I have a passing fascination with the machinery of this country’s infrastructure. Being the son of an Air Force mother, I had the fortune of seeing the technology that powers the defense and commerce of this country first-hand, and it gave me an understanding that this network of beacons, RADAR installations, weather stations, radio towers, VOR stations, GPS anchors, etc., is a lot bigger than any one of us, and its presence, on the Federal dime, was (and remains to be) for the benefit of everyone. It filled my young mind with a sense of civic duty, that I’m a part of this large body politic, and that in some way I had a part to play in my little area of this large landscape.
For as long as a few years, I’ve wanted to go check out the nearby NOAA/NWS RADAR station GRK located 500 yards from the shore of Granger Lake near Granger, TX. Today, having a completely open afternoon and a strong need to get out of town for at least a few hours, I plotted my route, hopped in my car, and headed up Highway 95 from Elgin, through Taylor, then Granger. The skies were mostly cloudy, air warm and humid, wind strong from the South blowing in the moist Gulf air for what may be an interesting evening of storms Monday. Seemed like a perfect time for a drive to see this station.
The installation’s tower stands approximately 5 stories tall from the ground to the lightning rod mounted on top of the dome, and is fronted by three portable box buildings holding the RADAR telemetry equipment, radios, servers, batteries, generators, and anything the NWS would need to operate and debug this instrument from remote. The entire installation is caged by three-strand barbed wire, chain-link fencing, and some of the prettiest “No Trespassing – Private Property” land on the map.
The surrounding landscape is rather flat and this installation is on the top of a very long hill, so it commands a perfectly unobstructed view of the sky in all directions. From that location, I’m sure I could’ve seen the tops of the clouds as far south as San Antonio and as far north as Waco, if not farther. I can only imagine the view from the top of the tower, and can imagine the dish inside the dome making its slow sweep across the landscape, just above the horizon, stacking invisible cones of varying slopes as it shoots out its microwave beam of slow light, observing the brightness and distance of the reflections and how much the movement of water and wind shift the color of those reflections (which is generally how Doppler RADAR works). I look out across the Granger Lake basin, and it’s a big, busy sky.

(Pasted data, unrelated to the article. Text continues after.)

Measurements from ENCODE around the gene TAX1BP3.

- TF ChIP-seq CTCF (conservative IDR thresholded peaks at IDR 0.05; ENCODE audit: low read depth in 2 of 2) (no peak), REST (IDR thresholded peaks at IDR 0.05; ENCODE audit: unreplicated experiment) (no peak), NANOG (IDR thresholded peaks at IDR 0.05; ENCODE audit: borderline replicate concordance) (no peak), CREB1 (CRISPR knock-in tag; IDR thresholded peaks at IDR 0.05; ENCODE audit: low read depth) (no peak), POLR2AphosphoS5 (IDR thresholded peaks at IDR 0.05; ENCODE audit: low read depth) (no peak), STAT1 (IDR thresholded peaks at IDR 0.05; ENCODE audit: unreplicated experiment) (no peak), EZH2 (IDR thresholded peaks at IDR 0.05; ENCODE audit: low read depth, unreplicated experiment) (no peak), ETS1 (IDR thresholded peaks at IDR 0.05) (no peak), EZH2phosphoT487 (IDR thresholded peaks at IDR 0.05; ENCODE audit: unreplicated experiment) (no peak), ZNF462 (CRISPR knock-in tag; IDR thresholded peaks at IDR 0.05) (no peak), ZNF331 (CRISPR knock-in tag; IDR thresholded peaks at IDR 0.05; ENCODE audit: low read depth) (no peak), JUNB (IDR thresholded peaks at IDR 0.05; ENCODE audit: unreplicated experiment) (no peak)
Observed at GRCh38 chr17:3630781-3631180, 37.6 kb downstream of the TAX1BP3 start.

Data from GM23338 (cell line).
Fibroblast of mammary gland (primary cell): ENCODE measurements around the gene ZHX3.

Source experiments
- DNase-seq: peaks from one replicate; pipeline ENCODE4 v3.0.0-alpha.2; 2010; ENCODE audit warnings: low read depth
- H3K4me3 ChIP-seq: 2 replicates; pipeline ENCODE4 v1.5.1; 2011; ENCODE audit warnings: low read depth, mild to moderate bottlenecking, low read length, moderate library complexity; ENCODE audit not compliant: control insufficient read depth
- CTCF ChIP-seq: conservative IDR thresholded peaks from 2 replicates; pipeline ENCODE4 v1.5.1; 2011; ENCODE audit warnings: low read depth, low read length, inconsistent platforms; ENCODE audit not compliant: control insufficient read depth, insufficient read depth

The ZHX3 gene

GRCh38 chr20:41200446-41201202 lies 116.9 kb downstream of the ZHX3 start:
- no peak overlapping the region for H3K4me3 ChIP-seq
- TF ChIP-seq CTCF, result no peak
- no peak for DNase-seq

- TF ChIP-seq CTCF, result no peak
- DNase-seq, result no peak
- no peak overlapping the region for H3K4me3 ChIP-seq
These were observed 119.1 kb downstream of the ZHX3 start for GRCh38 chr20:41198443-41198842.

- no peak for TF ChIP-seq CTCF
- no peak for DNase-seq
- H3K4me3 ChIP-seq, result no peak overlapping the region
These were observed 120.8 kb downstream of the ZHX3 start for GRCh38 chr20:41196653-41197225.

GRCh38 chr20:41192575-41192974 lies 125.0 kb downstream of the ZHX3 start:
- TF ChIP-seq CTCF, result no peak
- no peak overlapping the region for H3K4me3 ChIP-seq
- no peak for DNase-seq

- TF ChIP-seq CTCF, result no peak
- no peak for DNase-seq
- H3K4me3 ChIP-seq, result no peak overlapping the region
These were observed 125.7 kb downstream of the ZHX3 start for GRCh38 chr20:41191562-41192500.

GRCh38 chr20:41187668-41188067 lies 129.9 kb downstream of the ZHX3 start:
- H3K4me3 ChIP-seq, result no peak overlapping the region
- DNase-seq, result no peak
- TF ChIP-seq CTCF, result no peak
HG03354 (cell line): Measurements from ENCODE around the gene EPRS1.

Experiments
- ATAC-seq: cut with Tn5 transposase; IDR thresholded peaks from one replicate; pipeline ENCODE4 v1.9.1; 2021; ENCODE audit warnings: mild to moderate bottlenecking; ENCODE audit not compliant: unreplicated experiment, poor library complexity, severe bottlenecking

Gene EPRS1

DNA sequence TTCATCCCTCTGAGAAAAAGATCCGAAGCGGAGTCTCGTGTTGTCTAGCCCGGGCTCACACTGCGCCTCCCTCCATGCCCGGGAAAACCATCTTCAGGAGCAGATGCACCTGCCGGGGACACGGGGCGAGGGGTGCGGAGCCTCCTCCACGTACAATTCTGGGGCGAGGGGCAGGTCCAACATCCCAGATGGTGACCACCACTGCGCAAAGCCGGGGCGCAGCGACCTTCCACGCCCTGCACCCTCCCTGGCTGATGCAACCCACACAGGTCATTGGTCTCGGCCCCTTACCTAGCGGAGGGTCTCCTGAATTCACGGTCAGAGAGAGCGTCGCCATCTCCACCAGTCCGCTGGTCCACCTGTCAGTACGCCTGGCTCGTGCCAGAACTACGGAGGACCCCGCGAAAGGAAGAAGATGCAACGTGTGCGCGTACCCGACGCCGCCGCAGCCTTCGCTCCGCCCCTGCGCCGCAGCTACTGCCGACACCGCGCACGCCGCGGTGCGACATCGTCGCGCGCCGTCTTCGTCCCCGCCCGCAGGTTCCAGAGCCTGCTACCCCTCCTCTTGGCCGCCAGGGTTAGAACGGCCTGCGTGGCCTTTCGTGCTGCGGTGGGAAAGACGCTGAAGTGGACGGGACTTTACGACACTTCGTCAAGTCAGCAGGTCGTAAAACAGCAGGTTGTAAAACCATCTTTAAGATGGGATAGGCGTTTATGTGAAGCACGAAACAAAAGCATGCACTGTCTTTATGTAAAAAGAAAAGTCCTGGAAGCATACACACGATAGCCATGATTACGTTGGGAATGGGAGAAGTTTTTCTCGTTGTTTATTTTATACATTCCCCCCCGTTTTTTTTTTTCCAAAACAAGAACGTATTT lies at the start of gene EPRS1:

Passing miles of soybean crops, I’m coming up eastbound to GRK on FM 971.
Coming up closer to GRK on FM 971. This installation is actually taller than it looks.
GRK from the Southwest.
GRK from the graveled parking area directly south across the highway from the gate. Note the signage actually reads “GRL02”, which I’m sure is short for “GRanger Lake”.
GRK from the Southeast. I believe the building on the right to be the generator and battery facility.
Close up of the GRK RADAR dome. I wonder what sort of radio-transparent material it’s made of.
The view from the hill down into the Granger Lake basin. This is all downhill from here.
From the dam at Granger Lake, you can see the GRK dome towering above the landscape in the distance near the center of the frame.
It’s just a little installation, nothing major, but it is a symbol and a functional part of something much larger than all of us. We benefit from the data this instrument and the federal agency that operates it provides. When you are looking for your local TV meteorologists to give you the news about how wet your shoes are about to be, this instrument is where they are getting their data. Regardless of how they trump up their weather technology advantage over their televised competition, they don’t actually have their own Doppler RADAR equipment – the National Weather Service does. Without this stream of data, your good-haired meteorologist has no job and you have no warning about the F4 tornado heading your way. For this service alone, I am willing to pay my taxes. For this alone, I am proud to be a citizen of this land.